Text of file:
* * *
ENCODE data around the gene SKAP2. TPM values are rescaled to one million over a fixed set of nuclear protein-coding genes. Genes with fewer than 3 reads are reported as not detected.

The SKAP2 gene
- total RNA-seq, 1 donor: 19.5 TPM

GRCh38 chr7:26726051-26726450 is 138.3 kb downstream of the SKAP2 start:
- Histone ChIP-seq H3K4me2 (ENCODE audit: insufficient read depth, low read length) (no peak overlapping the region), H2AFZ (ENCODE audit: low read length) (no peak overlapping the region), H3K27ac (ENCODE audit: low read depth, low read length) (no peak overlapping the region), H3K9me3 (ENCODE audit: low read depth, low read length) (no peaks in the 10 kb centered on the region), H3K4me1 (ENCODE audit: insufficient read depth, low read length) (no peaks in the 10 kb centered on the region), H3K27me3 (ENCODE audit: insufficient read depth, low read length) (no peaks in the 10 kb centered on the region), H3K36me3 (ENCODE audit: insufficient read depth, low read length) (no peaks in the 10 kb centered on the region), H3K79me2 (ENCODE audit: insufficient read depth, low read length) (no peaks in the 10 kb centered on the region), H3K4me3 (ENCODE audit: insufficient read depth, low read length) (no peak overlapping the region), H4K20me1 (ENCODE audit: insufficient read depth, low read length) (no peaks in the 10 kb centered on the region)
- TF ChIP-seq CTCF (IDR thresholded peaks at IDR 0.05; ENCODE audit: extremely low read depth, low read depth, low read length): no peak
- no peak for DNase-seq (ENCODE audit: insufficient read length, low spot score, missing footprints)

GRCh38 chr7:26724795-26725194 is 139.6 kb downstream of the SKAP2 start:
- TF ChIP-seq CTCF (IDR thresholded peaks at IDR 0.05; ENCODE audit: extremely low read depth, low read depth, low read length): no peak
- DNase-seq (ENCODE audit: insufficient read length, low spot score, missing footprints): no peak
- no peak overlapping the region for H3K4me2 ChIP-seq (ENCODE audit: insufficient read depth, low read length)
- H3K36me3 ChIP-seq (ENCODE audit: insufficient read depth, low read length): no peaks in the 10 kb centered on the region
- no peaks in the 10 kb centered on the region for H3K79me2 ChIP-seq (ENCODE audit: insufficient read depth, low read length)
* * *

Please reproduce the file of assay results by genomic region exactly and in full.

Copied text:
ENCODE data around the gene SKAP2. TPM values are rescaled to one million over a fixed set of nuclear protein-coding genes. Genes with fewer than 3 reads are reported as not detected.

The SKAP2 gene
- total RNA-seq, 1 donor: 19.5 TPM

GRCh38 chr7:26726051-26726450 is 138.3 kb downstream of the SKAP2 start:
- Histone ChIP-seq H3K4me2 (ENCODE audit: insufficient read depth, low read length) (no peak overlapping the region), H2AFZ (ENCODE audit: low read length) (no peak overlapping the region), H3K27ac (ENCODE audit: low read depth, low read length) (no peak overlapping the region), H3K9me3 (ENCODE audit: low read depth, low read length) (no peaks in the 10 kb centered on the region), H3K4me1 (ENCODE audit: insufficient read depth, low read length) (no peaks in the 10 kb centered on the region), H3K27me3 (ENCODE audit: insufficient read depth, low read length) (no peaks in the 10 kb centered on the region), H3K36me3 (ENCODE audit: insufficient read depth, low read length) (no peaks in the 10 kb centered on the region), H3K79me2 (ENCODE audit: insufficient read depth, low read length) (no peaks in the 10 kb centered on the region), H3K4me3 (ENCODE audit: insufficient read depth, low read length) (no peak overlapping the region), H4K20me1 (ENCODE audit: insufficient read depth, low read length) (no peaks in the 10 kb centered on the region)
- TF ChIP-seq CTCF (IDR thresholded peaks at IDR 0.05; ENCODE audit: extremely low read depth, low read depth, low read length): no peak
- no peak for DNase-seq (ENCODE audit: insufficient read length, low spot score, missing footprints)

GRCh38 chr7:26724795-26725194 is 139.6 kb downstream of the SKAP2 start:
- TF ChIP-seq CTCF (IDR thresholded peaks at IDR 0.05; ENCODE audit: extremely low read depth, low read depth, low read length): no peak
- DNase-seq (ENCODE audit: insufficient read length, low spot score, missing footprints): no peak
- no peak overlapping the region for H3K4me2 ChIP-seq (ENCODE audit: insufficient read depth, low read length)
- H3K36me3 ChIP-seq (ENCODE audit: insufficient read depth, low read length): no peaks in the 10 kb centered on the region
- no peaks in the 10 kb centered on the region for H3K79me2 ChIP-seq (ENCODE audit: insufficient read depth, low read length)